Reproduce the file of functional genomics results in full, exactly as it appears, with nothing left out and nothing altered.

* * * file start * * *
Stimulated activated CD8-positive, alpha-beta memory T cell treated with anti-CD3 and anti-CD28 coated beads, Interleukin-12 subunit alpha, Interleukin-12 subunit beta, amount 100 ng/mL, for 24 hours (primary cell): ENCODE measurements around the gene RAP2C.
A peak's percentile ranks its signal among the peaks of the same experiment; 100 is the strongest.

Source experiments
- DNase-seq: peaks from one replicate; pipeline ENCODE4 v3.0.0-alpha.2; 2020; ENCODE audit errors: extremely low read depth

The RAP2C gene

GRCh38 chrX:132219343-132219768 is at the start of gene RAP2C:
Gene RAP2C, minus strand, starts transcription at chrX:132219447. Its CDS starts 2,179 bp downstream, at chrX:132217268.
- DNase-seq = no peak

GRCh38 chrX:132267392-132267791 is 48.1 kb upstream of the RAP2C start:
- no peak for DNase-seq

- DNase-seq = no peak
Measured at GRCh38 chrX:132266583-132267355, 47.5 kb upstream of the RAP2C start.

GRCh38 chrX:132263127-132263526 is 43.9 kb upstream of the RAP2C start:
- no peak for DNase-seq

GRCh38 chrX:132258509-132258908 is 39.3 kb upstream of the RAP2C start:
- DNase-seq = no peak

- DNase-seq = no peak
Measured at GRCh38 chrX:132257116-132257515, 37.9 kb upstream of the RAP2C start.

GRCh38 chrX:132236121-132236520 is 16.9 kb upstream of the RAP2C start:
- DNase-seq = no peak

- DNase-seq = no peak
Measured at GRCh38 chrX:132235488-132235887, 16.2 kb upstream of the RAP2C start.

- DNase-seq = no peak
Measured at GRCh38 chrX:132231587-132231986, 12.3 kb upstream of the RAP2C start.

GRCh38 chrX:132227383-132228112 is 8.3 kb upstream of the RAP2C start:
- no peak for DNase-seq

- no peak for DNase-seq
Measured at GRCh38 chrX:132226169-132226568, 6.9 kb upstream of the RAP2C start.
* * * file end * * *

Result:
Stimulated activated CD8-positive, alpha-beta memory T cell treated with anti-CD3 and anti-CD28 coated beads, Interleukin-12 subunit alpha, Interleukin-12 subunit beta, amount 100 ng/mL, for 24 hours (primary cell): ENCODE measurements around the gene RAP2C.
A peak's percentile ranks its signal among the peaks of the same experiment; 100 is the strongest.

Source experiments
- DNase-seq: peaks from one replicate; pipeline ENCODE4 v3.0.0-alpha.2; 2020; ENCODE audit errors: extremely low read depth

The RAP2C gene

GRCh38 chrX:132219343-132219768 is at the start of gene RAP2C:
Gene RAP2C, minus strand, starts transcription at chrX:132219447. Its CDS starts 2,179 bp downstream, at chrX:132217268.
- DNase-seq = no peak

GRCh38 chrX:132267392-132267791 is 48.1 kb upstream of the RAP2C start:
- no peak for DNase-seq

- DNase-seq = no peak
Measured at GRCh38 chrX:132266583-132267355, 47.5 kb upstream of the RAP2C start.

GRCh38 chrX:132263127-132263526 is 43.9 kb upstream of the RAP2C start:
- no peak for DNase-seq

GRCh38 chrX:132258509-132258908 is 39.3 kb upstream of the RAP2C start:
- DNase-seq = no peak

- DNase-seq = no peak
Measured at GRCh38 chrX:132257116-132257515, 37.9 kb upstream of the RAP2C start.

GRCh38 chrX:132236121-132236520 is 16.9 kb upstream of the RAP2C start:
- DNase-seq = no peak

- DNase-seq = no peak
Measured at GRCh38 chrX:132235488-132235887, 16.2 kb upstream of the RAP2C start.

- DNase-seq = no peak
Measured at GRCh38 chrX:132231587-132231986, 12.3 kb upstream of the RAP2C start.

GRCh38 chrX:132227383-132228112 is 8.3 kb upstream of the RAP2C start:
- no peak for DNase-seq

- no peak for DNase-seq
Measured at GRCh38 chrX:132226169-132226568, 6.9 kb upstream of the RAP2C start.